But as the century progressed, enlargement of Imperial dominion became an end in itself, reinforced by the fear that other burgeoning imperial powers would grab the bits still vacant, or even threaten existing British possessions – Russia in India and Afghanistan, later the French and Germans in Africa. In 1876, Victoria may have become 'Empress of India' in part out of pique at the crowning of a German Emperor. By the end of the century, 'the Empire' was a source of pride, but also of great anxiety, for example the threat of defeat at the hands of Boer guerillas. In 1902 Britain was obliged to agree joint Anglo-Japanese naval supremacy in the East, to see off the German and French naval threats. The Empire had become an encumbrance we could not afford to defend. Thus, our imperial decline began very early, as was felt imminent as early as 1900 (3).
4. What we did in Ireland was an atrocity
By 1800 Scotland and Wales were docile junior partners in 'Great Britain'. Ireland was another matter (4). A profoundly Catholic people had never made sense as part of a profoundly Protestant nation - always alien, always suspect, always repressed, rising with French help against the British Crown in the Revolutionary Wars. The Dublin Parliament was suppressed in 1801. Granted, the penal laws, which stopped Catholics even practising their religion and excluded them from society in many ways, were gradually relaxed from the late 18th century onwards, but always slowly, and against staunch opposition in Britain. 'Coercion Acts', a generic title for Acts to suppress basic liberties and rights in Ireland, were passed again and again throughout the century. Britain held Ireland by force.
Arguably the most important event in the domestic history of the United Kingdom in the 19th century was the Great Famine. The immediate cause was potato blight: but absentee landlords, rapid population growth, a history of Catholic landlessness, brutal mass evictions and and protectionism were all contributory factors. There was charitable help from England, and the whole world. But Government aid was inadequate: the official in charge, Charles Trevelyan, limited aid because it offended his belief in laissez faire: and because "the judgement of God sent the calamity to teach the Irish a lesson, that calamity must not be too much mitigated . . . the real evil with which we have to contend is not the physical evil of the Famine but the moral evil of ...the people ". In fact, there was no 'famine', strictly speaking: there was always surplus food in Ireland: and English absentee landlords continued to export it in huge amounts throughout the 'Famine' (4). Not 'famine' but human-contrived starvation (5).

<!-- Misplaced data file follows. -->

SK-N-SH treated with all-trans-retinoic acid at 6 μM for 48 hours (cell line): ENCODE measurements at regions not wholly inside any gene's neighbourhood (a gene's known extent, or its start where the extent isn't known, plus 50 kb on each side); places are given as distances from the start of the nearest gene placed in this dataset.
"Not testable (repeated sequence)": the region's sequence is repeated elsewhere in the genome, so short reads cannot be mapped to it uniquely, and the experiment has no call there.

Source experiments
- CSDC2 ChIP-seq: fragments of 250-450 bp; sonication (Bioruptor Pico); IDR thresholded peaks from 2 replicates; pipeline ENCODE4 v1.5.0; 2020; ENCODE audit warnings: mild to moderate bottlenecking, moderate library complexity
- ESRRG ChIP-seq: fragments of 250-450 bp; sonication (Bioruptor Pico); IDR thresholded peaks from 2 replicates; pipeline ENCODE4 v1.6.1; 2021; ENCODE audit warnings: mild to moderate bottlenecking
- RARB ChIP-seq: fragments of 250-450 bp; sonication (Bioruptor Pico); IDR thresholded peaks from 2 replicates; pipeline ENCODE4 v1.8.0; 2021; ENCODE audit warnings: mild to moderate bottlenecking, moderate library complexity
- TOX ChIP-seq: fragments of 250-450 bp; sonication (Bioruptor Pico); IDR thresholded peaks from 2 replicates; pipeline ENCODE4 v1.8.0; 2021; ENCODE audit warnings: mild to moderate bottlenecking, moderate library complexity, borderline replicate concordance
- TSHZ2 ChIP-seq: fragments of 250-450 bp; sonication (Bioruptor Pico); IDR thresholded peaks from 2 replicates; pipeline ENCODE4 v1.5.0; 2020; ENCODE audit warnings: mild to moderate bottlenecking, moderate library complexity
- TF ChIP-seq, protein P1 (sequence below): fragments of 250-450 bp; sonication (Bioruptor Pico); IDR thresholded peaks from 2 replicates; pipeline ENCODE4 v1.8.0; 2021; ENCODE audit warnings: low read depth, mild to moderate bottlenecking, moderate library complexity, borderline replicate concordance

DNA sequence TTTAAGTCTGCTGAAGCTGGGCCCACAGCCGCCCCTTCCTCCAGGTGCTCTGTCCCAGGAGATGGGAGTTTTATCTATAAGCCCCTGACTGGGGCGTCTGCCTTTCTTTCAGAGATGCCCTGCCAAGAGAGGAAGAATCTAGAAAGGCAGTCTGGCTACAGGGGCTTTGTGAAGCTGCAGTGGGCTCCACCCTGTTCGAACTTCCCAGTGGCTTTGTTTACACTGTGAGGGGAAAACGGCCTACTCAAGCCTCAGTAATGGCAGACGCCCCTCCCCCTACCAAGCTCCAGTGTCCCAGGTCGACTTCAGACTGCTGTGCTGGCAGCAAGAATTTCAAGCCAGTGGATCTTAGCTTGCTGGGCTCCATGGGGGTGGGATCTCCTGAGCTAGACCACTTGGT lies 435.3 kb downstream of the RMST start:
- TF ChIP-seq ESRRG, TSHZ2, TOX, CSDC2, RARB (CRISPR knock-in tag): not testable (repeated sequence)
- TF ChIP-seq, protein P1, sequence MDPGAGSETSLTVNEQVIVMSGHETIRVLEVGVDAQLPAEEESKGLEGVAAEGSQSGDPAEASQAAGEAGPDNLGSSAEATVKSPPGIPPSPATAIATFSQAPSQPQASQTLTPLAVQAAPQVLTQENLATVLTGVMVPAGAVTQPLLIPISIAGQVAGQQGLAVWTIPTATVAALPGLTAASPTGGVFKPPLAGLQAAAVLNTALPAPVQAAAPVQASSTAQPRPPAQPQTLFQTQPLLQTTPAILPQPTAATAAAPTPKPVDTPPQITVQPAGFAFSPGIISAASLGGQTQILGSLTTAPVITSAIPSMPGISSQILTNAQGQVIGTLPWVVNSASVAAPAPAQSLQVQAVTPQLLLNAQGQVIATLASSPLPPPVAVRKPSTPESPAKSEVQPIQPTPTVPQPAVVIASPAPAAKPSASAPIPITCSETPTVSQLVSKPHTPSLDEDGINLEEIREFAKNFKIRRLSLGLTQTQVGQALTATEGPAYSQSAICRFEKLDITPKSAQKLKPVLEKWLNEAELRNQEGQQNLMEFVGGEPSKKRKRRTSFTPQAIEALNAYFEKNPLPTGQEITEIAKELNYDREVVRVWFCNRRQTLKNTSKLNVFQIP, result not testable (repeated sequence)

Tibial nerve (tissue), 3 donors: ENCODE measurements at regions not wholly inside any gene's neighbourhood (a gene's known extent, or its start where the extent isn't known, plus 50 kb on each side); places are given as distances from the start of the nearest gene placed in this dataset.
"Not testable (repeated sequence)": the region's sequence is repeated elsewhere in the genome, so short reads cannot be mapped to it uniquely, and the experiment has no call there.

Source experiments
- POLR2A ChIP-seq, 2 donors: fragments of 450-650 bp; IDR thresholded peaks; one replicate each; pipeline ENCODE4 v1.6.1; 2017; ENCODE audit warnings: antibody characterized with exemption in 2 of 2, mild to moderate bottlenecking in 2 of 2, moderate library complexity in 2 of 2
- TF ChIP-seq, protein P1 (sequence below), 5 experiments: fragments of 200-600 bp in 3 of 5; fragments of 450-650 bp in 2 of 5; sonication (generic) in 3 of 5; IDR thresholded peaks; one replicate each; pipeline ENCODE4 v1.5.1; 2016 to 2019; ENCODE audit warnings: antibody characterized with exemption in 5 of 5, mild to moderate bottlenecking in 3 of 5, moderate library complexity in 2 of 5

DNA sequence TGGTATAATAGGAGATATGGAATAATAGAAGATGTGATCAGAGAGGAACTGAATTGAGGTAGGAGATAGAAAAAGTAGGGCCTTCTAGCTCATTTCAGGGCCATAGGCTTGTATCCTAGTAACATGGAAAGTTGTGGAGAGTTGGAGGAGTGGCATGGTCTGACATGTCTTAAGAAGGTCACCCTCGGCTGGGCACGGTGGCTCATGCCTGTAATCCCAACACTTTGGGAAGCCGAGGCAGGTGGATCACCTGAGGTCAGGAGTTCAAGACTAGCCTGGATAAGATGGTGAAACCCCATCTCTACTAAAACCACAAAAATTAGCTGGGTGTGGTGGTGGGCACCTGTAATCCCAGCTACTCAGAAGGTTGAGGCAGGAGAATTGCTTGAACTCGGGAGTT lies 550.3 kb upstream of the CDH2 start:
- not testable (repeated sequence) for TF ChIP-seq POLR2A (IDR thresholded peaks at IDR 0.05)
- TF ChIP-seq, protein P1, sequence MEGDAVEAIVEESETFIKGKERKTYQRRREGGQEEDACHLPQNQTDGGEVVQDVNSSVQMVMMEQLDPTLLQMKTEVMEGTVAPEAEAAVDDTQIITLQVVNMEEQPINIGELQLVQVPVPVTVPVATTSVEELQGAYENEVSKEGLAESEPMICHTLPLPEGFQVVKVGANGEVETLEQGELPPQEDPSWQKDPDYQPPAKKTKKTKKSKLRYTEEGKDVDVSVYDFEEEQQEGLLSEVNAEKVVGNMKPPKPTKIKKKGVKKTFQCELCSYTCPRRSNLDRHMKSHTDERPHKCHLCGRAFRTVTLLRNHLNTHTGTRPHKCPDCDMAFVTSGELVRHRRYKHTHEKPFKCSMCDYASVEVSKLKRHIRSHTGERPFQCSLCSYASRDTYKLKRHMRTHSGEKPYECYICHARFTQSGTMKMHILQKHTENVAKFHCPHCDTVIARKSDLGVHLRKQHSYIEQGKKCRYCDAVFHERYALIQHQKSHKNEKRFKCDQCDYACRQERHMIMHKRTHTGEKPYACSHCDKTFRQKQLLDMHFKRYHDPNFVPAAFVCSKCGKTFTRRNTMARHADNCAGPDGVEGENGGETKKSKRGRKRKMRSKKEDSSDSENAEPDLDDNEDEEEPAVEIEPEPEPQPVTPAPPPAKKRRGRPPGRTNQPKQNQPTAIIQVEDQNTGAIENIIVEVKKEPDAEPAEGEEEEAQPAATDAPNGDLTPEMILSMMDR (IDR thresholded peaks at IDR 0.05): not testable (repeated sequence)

A million men, women and children starved to death or died of disease induced by starvation. A million, in the richest country on Earth. Another million were forced to emigrate. England's very own Holomodor. Is it any surprise that the century ended with Irish terrorism, forerunner of bitter civil war in the next century, the terrorism of our own times, and the still unresolved issue of a partitioned Ireland?
5. Enterprise made Britain wealthy; State intervention made it civilised
Britain in the early 19th century would strike us now as essentially Third World, especially in the newly industrialized cities which just grew up higgledy piggledy around the new factories. Stinking open sewers and middens in the street, no safe water supply, the streets dark at night, no police, rampant theft and robbery. In 1858, the Thames stank so of untreated sewage that Parliament had to be hung with heavy curtains soaked in lime chloride. Workers were housed in over-crowded, shambolic, disease-ridden slums, and kept going on massive qualities of gin. Drinking shops and brothels abounded. Many children had no education, and worked incredibly long hours in dangerous factories and mines that killed or maimed them. Cholera, typhus and dysentery was rife. Life expectancy in the 1840s was very short indeed: in Manchester, just 28 years, in Liverpool, 27, less for the poor. Cannadine concludes that in industrialised towns, the 1840s were the worst for life expectancy since the Black Death!
By the end of the century Britain was recognisable as a civilised country. Much of that change was down to State intervention and regulation and public services. Factories Acts limited the hours children could work , made factories safer, and established an Inspectorate to check compliance. Education Acts ensured children got some education, at public expense, in publicly run schools. The Sale of Food and Drugs Act made food safer. Licensing Acts limited opening hours, protected the young, repressed public drunkenness (and prevented the adulteration of beer). The Artisan Dwellings Act enabled local authorities to clear slums and build safe public housing. The Municipal Corporations Act replaced corrupt and ramshackled local corporations of the 18th century and created the structure of proud, well funded local government that did so much for Victorian Britain: built proud Town Halls, libraries, schools and public housing, and supplied safe water, sewage. education, street lighting and police.
Studying the past often tells us more about ourselves, now, than about them, then.